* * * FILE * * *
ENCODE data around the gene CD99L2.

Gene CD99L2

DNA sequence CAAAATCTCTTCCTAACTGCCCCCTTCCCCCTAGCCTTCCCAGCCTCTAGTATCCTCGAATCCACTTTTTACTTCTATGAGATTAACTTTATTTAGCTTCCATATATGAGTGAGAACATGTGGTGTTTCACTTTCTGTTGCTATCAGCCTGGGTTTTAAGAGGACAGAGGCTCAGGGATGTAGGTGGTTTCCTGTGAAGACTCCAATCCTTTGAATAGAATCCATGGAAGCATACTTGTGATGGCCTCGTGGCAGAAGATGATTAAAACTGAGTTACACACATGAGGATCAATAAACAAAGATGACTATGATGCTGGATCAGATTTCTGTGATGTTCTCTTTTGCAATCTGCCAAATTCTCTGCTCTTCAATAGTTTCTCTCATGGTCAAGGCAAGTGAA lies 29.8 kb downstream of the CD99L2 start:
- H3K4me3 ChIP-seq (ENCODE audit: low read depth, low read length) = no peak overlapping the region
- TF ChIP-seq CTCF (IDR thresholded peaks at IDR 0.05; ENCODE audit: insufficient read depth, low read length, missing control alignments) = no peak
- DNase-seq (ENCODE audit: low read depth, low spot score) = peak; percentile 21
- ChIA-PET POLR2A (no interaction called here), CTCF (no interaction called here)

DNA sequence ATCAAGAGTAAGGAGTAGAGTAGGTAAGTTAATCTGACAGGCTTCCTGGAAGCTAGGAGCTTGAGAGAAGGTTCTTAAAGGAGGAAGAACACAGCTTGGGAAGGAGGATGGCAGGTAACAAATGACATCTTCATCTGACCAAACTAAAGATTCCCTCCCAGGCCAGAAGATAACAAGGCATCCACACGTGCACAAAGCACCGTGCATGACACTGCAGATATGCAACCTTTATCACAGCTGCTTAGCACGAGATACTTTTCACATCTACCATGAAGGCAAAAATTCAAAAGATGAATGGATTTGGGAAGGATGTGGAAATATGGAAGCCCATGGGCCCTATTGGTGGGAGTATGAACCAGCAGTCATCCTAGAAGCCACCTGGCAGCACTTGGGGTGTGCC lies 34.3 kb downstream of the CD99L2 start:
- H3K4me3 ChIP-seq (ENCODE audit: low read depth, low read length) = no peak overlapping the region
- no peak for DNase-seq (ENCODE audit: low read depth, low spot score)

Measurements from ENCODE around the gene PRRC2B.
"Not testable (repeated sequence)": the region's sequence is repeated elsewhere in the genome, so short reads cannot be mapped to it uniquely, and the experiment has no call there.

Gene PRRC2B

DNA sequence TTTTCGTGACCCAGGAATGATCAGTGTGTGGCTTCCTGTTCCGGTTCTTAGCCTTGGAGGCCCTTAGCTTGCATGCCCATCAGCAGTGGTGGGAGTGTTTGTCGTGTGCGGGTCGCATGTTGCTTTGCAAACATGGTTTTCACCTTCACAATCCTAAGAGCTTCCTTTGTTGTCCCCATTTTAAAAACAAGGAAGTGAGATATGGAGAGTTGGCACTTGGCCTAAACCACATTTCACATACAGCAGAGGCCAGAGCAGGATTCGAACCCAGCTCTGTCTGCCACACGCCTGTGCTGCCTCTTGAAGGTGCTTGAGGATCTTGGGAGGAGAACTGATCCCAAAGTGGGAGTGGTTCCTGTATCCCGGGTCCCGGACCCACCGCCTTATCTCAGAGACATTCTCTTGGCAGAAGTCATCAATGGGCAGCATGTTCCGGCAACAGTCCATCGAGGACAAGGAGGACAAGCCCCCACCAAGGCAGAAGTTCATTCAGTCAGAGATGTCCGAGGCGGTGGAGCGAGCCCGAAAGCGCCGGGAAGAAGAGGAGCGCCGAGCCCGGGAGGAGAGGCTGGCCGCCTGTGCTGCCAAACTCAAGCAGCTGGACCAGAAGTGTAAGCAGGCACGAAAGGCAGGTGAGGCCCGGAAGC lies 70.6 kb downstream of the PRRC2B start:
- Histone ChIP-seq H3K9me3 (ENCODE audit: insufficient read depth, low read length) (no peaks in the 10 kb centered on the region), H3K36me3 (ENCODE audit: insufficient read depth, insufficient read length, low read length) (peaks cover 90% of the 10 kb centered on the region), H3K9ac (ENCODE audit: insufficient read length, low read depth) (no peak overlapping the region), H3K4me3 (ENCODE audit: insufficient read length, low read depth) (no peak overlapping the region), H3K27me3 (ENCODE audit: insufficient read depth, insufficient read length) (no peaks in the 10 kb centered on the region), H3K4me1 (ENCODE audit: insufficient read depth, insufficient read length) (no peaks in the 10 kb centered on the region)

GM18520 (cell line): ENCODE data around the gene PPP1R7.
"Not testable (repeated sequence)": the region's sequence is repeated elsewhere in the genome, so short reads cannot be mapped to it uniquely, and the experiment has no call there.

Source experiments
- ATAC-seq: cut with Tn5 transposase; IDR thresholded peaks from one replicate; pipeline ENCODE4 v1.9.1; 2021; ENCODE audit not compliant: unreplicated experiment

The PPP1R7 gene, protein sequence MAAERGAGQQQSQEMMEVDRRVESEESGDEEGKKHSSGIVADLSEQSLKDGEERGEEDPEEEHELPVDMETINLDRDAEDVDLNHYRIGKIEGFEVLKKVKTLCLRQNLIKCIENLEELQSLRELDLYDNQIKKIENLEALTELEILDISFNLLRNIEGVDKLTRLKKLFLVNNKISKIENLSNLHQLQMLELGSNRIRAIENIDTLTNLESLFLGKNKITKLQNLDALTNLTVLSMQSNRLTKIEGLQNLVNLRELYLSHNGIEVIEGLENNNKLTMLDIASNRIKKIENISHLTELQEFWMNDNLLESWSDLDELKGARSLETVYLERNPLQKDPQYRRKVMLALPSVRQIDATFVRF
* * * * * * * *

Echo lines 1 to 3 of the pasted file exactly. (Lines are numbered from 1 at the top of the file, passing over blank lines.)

ENCODE data around the gene CD99L2.

Gene CD99L2

DNA sequence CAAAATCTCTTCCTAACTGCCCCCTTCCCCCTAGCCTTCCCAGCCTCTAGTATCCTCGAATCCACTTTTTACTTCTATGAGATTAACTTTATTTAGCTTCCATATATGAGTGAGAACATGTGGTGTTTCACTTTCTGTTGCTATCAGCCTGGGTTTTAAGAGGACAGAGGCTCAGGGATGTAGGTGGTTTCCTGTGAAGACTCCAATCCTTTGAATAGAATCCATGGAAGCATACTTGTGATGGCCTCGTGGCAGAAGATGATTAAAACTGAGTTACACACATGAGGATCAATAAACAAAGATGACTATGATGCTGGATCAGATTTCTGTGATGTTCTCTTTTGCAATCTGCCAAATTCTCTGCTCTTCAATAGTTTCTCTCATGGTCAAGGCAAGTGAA lies 29.8 kb downstream of the CD99L2 start: